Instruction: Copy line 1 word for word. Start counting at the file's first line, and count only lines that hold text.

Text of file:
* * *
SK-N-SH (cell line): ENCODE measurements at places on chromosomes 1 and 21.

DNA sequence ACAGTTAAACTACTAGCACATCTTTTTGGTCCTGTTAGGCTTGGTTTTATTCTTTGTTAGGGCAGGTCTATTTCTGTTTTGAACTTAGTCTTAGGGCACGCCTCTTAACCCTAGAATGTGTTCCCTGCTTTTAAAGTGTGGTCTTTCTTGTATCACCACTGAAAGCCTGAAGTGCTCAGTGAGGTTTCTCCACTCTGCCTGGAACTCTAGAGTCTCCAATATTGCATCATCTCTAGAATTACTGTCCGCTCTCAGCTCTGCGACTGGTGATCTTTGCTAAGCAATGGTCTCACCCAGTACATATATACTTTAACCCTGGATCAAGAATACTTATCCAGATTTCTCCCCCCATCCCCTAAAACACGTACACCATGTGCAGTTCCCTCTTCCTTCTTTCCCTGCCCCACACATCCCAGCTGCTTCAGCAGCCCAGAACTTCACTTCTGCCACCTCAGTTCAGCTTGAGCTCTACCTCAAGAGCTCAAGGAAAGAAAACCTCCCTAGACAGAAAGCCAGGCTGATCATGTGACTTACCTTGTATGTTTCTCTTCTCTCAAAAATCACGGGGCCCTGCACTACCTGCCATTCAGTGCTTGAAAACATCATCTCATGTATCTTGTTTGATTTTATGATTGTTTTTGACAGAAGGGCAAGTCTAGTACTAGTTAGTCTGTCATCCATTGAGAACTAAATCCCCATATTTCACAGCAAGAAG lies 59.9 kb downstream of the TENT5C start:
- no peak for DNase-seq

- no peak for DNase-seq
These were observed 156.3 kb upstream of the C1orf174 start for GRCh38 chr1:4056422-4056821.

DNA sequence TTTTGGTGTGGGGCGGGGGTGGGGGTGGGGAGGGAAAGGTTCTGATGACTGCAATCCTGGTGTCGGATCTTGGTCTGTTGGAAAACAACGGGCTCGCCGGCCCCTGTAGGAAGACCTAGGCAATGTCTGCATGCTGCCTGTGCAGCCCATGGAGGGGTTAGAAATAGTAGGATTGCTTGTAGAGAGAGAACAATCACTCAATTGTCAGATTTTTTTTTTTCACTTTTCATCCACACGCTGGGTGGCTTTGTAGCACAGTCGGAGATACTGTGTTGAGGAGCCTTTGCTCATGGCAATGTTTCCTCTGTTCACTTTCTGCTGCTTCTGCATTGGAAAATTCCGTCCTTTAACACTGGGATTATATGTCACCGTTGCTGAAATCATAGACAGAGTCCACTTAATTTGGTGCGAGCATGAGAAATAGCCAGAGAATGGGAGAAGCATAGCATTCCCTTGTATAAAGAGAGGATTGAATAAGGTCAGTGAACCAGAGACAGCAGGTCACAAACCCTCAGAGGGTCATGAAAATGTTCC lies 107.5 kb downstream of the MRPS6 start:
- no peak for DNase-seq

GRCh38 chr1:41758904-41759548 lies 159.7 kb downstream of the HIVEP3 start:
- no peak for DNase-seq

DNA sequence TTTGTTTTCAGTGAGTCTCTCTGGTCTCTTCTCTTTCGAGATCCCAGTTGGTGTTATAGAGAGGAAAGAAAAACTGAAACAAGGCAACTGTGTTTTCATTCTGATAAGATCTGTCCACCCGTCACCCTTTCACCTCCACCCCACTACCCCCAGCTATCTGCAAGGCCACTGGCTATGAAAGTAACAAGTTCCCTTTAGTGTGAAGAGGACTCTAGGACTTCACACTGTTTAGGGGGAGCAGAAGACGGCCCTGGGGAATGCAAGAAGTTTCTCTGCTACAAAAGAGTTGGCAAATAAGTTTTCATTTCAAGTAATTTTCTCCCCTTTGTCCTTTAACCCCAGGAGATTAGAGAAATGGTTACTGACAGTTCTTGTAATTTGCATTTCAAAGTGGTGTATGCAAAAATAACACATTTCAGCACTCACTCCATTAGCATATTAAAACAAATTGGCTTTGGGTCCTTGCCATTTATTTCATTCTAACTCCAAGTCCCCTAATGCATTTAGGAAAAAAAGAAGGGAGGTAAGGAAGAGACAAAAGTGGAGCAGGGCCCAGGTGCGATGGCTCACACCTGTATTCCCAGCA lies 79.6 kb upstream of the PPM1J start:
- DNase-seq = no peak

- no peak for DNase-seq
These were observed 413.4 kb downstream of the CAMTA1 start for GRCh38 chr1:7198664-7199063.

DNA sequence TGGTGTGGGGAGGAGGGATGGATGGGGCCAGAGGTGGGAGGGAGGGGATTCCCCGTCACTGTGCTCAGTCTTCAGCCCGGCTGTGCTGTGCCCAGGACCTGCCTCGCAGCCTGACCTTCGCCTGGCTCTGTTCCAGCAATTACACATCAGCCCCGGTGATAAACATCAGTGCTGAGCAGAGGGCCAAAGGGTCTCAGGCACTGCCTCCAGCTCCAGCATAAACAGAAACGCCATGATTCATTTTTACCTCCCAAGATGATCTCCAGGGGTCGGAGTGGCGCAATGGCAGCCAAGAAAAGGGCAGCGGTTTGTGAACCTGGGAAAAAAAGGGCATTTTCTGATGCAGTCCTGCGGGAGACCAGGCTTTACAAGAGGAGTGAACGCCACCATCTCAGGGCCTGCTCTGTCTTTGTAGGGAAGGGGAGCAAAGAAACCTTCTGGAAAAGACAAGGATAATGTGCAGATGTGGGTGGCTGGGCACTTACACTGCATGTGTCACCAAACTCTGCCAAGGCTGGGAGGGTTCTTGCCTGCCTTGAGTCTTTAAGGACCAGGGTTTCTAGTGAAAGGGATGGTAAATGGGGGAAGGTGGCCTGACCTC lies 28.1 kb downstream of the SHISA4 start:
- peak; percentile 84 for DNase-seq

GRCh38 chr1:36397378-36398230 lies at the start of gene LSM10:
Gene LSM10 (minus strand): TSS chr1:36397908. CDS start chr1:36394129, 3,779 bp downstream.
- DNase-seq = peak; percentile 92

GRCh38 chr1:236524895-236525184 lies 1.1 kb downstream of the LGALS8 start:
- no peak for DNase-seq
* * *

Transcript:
SK-N-SH (cell line): ENCODE measurements at places on chromosomes 1 and 21.